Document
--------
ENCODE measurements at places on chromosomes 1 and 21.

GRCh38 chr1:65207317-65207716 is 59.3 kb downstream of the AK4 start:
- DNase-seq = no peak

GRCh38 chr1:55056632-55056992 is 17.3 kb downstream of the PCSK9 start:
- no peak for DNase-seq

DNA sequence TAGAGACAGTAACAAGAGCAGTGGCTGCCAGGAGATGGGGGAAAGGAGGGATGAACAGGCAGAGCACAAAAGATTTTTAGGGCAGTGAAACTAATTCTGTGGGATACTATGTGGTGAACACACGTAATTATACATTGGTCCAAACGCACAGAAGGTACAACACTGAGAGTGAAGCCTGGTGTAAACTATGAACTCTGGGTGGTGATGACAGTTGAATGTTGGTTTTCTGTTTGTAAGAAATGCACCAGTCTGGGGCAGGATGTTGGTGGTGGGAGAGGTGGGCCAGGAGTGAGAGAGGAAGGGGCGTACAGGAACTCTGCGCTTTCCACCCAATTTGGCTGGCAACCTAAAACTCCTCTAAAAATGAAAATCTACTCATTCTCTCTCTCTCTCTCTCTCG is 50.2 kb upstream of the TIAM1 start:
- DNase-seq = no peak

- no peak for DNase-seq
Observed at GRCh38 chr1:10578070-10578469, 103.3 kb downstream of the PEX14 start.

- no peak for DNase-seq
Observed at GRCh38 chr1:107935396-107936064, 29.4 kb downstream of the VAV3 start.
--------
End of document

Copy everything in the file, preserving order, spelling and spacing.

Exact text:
ENCODE measurements at places on chromosomes 1 and 21.

GRCh38 chr1:65207317-65207716 is 59.3 kb downstream of the AK4 start:
- DNase-seq = no peak

GRCh38 chr1:55056632-55056992 is 17.3 kb downstream of the PCSK9 start:
- no peak for DNase-seq

DNA sequence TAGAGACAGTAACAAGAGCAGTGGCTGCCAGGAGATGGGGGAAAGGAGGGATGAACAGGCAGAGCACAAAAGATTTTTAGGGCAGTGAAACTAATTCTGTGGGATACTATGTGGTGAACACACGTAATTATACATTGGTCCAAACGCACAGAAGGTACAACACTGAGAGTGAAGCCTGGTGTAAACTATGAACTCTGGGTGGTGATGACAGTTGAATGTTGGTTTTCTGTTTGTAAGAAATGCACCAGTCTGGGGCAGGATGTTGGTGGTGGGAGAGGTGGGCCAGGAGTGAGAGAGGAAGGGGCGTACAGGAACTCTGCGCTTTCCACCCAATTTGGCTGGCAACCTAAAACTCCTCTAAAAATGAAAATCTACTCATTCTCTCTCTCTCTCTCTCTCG is 50.2 kb upstream of the TIAM1 start:
- DNase-seq = no peak

- no peak for DNase-seq
Observed at GRCh38 chr1:10578070-10578469, 103.3 kb downstream of the PEX14 start.

- no peak for DNase-seq
Observed at GRCh38 chr1:107935396-107936064, 29.4 kb downstream of the VAV3 start.